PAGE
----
Please use this identifier to cite or link to this item: http://hdl.handle.net/2440/120433
Type: Thesis
Title: The effects of competitive environments on corporate selective hedging behaviour
Author: Xu, Wei
Issue Date: 2019
School/Discipline: Business School
Abstract: This thesis examines corporate derivative use and selective hedging behaviour taking into account the competitive environment in which the firm and its decision makers are involved. The effects of competitive environments are investigated from different levels. One is the industry level which considers the predation risk that firms could encounter because of product market competition. The other is at the board level; specifically the conflicts in board decision making because of board gender diversity. The test results support the explanatory power of both predation risk and board gender diversity on corporate selective hedging behaviour. Firms encountering higher predation risk are more likely to use derivatives to time the market for extra returns. Female participation on boards encourages selective hedging behaviour. However, adverse effects appear stronger on selective hedging when more females are appointed as directors. Once a critical mass is achieved (a board with over 20% or at least three female members), the intensity of selective hedging behaviour is significantly mitigated. A bell-shaped relationship between board gender diversity and selective hedging behaviour is found. Though a competitive environment has different levels and dimensions, by analysing this issue from both external and internal perspectives, this study emphasises the importance of contextual settings in discussing corporate decision making and risk management.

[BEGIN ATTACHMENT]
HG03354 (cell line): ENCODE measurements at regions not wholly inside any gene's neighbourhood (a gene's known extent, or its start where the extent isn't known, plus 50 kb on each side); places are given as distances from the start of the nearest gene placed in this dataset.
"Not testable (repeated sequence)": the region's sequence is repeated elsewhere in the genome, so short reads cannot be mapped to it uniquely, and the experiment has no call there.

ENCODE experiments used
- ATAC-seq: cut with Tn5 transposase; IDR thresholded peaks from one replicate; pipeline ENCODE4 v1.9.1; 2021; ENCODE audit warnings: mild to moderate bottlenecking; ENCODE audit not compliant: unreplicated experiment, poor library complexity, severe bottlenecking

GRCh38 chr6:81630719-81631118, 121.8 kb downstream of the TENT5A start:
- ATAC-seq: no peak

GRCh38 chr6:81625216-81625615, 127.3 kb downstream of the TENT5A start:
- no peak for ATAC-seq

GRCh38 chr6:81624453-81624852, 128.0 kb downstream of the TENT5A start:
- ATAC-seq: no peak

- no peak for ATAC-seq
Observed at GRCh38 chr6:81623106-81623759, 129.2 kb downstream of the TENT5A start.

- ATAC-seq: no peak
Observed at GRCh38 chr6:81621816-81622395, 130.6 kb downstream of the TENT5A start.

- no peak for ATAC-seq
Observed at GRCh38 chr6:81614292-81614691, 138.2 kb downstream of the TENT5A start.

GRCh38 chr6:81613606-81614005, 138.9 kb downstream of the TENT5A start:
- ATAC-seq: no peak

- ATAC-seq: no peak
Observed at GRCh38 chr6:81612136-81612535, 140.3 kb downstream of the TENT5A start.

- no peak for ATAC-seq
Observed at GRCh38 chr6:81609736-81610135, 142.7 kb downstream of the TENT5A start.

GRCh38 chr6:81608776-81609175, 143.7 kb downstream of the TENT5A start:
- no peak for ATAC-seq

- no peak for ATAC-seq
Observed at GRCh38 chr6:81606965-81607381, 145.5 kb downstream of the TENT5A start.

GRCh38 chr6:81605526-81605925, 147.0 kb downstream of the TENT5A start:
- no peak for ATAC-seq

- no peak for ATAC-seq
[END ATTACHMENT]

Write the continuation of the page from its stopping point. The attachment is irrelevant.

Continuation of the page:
Advisor: Davidson, Robyn
Cheong, Chee
Dissertation Note: Thesis (Ph.D.) -- University of Adelaide, Business School, 2019
Keywords: Derivatives
selective hedging
predation risk
board gender diversity
marking timing
Provenance: This electronic version is made publicly available by the University of Adelaide in accordance with its open access policy for student theses. Copyright in this thesis remains with the author. This thesis may incorporate third party material which has been used by the author pursuant to Fair Dealing exceptions. If you are the owner of any included third party copyright material you wish to be removed from this electronic version, please complete the take down form located at: http://www.adelaide.edu.au/legals
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